Erysimum 'Apricot Twist' in the pot ghetto

Last summer, when I was originally gathering plants to put in this bed, I bought a couple of orange Verbascums called 'Clementine,' but they didn't survive the winter in their pots. I've been looking and looking everywhere for replacements, but can't find that variety again, so I decided to get the Erysimum instead. Not only do they smell great, but if they're like others I've grown, they will flower for a long, long time.

I also bought a couple of Verbascums to add to the mostly purple ones -- another 'Southern Charm' and one called 'Eleanor's Blush' which actually looks quite a lot like 'Southern Charm.' They both have a purple fluffy center, but the pink of 'Southern Charm' is perhaps just a bit more of an old-fashioned dusky rose.

Verbascum 'Eleanor's Blush'

So, that's the current state of the Bottle Tree Bed. It's doing well, I'm tweaking it occasionally, but I'm really quite happy with all the changes I made to it earlier this year. It has improved immensely from the vast hodgepodge of ugliness that it was back in January when I first embarked on its redo. I never did do anything about the drunken Mahonia, it's still in there, way in the back in the corner. I still might move it, I don't know. I'm afraid if I move it, it'll die on me.

If you want to read my other End of the Month View posts about this bed, you can find them at the following links.


The End of the Month View is hosted by Helen at The Patient Gardener's Weblog. You can find her post here, where other bloggers will leave links to their EoMV posts in the comments.

Wednesday, May 28, 2014

Wildflower Wednesday, May 2014 -- Foxglove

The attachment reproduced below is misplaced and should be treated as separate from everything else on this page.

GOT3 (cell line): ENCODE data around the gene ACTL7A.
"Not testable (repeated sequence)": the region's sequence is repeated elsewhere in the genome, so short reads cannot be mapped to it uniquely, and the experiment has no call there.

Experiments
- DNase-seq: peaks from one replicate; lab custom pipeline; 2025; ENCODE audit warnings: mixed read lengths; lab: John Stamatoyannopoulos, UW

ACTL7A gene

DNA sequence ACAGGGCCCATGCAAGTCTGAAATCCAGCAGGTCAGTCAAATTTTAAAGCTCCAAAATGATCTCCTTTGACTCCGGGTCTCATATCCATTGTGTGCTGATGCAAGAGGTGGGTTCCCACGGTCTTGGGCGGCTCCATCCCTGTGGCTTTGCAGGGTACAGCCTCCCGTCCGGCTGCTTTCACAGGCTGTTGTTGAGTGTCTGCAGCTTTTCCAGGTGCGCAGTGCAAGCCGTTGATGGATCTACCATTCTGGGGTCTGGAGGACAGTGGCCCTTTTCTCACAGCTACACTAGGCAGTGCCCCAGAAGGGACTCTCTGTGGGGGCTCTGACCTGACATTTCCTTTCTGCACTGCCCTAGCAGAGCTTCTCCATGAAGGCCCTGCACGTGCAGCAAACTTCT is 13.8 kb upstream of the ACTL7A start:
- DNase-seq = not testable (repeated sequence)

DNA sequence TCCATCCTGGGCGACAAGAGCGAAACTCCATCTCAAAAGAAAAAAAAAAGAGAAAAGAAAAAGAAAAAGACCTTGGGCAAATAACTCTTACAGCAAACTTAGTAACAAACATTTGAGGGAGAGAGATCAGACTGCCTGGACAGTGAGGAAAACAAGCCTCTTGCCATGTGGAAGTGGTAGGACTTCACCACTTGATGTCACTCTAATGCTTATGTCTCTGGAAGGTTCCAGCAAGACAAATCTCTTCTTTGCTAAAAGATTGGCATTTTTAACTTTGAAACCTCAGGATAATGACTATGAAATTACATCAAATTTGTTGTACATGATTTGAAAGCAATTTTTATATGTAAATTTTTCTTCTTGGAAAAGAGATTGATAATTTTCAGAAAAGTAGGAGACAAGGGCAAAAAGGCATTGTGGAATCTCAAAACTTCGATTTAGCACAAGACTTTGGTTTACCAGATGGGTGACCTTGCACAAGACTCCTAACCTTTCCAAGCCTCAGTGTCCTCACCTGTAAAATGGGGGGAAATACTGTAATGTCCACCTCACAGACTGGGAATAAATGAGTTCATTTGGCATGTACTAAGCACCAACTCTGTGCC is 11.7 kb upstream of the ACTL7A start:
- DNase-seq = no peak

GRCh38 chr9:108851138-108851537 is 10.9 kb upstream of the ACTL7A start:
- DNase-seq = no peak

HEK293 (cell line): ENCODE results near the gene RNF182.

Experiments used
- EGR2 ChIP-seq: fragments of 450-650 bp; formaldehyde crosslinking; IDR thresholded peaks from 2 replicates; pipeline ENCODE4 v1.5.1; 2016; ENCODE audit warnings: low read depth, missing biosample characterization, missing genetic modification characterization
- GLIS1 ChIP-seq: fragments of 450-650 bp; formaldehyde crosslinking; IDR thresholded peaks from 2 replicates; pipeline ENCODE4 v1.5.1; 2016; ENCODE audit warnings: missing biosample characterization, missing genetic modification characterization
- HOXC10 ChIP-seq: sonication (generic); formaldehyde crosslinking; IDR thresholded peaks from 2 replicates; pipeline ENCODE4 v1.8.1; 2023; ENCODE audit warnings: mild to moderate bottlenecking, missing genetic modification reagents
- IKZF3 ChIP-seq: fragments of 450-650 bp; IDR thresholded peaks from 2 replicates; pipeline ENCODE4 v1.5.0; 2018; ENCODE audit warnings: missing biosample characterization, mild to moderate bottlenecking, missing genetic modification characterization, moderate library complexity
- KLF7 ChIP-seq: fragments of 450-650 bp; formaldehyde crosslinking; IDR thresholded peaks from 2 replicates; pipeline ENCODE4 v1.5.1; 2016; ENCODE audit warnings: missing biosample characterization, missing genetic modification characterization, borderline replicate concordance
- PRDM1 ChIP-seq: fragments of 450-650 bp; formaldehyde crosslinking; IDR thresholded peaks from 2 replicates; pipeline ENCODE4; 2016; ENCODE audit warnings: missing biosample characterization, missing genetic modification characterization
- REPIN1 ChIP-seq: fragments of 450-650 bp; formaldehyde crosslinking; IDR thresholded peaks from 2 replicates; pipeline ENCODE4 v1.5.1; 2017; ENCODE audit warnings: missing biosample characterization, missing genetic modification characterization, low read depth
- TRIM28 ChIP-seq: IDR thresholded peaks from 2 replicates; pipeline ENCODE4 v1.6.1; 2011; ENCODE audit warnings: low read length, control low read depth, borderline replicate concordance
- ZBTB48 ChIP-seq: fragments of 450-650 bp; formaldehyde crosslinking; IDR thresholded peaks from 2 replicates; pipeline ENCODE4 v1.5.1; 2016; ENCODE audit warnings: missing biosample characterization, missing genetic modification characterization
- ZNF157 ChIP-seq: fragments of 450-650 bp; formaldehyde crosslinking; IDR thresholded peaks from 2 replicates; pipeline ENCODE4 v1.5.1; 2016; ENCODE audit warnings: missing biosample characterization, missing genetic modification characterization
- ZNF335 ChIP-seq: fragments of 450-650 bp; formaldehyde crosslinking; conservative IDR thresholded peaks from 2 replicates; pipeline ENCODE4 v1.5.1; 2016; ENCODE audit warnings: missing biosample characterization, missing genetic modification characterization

Although not native to North America, foxgloves do grow wild here in the PNW, making a noticeable presence on roadsides and freeways at this time of year, and often giving PNWers the impression that it is a native wildflower. In fact, it is native to Great Britain and Europe, and may even be considered a noxious weed in parts of the U.S.

Foxglove, or Digitalis purpurea, was one of the first roadside wildflowers I was introduced to when I came here to western Washington for my first visit almost 10 years ago. I had them growing in my garden back in Massachusetts at that time, but had no idea that there were parts of the country where they had escaped cultivation and were growing in wild places. They often appear in areas that have been logged here in the PNW, but are not considered a noxious weed, certainly not on the order of Scotch broom, which currently blankets roadside areas with its pretty yellow pea-like flowers on ugly shrubs, and truly is threatening to displace native shrubs.

Foxglove growing at the side of the Sumner-Buckley Highway at the Fennel Creek trailhead in Bonney Lake, WA (the yellow shrub in the background is Scotch Broom)